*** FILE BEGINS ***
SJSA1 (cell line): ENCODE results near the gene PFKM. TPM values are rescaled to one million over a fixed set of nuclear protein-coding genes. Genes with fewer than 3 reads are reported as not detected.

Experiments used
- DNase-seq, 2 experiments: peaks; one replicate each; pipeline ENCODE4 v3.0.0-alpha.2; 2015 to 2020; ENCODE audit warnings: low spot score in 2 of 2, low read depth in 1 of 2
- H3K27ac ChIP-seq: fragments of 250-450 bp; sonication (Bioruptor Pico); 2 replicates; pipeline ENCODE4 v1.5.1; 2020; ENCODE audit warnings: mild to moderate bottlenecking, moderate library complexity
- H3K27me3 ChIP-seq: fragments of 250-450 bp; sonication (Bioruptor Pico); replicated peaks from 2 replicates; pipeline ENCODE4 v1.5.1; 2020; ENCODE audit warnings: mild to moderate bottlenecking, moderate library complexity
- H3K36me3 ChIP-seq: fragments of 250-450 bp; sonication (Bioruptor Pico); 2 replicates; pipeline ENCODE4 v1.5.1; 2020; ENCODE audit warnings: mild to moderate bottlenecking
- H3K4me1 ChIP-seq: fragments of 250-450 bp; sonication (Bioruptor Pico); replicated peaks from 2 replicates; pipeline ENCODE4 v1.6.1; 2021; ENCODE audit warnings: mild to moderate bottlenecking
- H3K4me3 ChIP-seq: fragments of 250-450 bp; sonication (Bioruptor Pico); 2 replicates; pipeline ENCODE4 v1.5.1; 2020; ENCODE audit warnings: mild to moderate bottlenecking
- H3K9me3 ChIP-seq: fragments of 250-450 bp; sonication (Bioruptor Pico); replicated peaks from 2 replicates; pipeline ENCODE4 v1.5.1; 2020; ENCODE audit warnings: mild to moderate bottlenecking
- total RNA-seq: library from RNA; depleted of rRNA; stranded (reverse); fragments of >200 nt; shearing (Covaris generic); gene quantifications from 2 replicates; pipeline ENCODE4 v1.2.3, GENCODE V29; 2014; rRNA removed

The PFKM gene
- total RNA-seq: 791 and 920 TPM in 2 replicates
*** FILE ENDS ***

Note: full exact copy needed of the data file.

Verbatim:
SJSA1 (cell line): ENCODE results near the gene PFKM. TPM values are rescaled to one million over a fixed set of nuclear protein-coding genes. Genes with fewer than 3 reads are reported as not detected.

Experiments used
- DNase-seq, 2 experiments: peaks; one replicate each; pipeline ENCODE4 v3.0.0-alpha.2; 2015 to 2020; ENCODE audit warnings: low spot score in 2 of 2, low read depth in 1 of 2
- H3K27ac ChIP-seq: fragments of 250-450 bp; sonication (Bioruptor Pico); 2 replicates; pipeline ENCODE4 v1.5.1; 2020; ENCODE audit warnings: mild to moderate bottlenecking, moderate library complexity
- H3K27me3 ChIP-seq: fragments of 250-450 bp; sonication (Bioruptor Pico); replicated peaks from 2 replicates; pipeline ENCODE4 v1.5.1; 2020; ENCODE audit warnings: mild to moderate bottlenecking, moderate library complexity
- H3K36me3 ChIP-seq: fragments of 250-450 bp; sonication (Bioruptor Pico); 2 replicates; pipeline ENCODE4 v1.5.1; 2020; ENCODE audit warnings: mild to moderate bottlenecking
- H3K4me1 ChIP-seq: fragments of 250-450 bp; sonication (Bioruptor Pico); replicated peaks from 2 replicates; pipeline ENCODE4 v1.6.1; 2021; ENCODE audit warnings: mild to moderate bottlenecking
- H3K4me3 ChIP-seq: fragments of 250-450 bp; sonication (Bioruptor Pico); 2 replicates; pipeline ENCODE4 v1.5.1; 2020; ENCODE audit warnings: mild to moderate bottlenecking
- H3K9me3 ChIP-seq: fragments of 250-450 bp; sonication (Bioruptor Pico); replicated peaks from 2 replicates; pipeline ENCODE4 v1.5.1; 2020; ENCODE audit warnings: mild to moderate bottlenecking
- total RNA-seq: library from RNA; depleted of rRNA; stranded (reverse); fragments of >200 nt; shearing (Covaris generic); gene quantifications from 2 replicates; pipeline ENCODE4 v1.2.3, GENCODE V29; 2014; rRNA removed

The PFKM gene
- total RNA-seq: 791 and 920 TPM in 2 replicates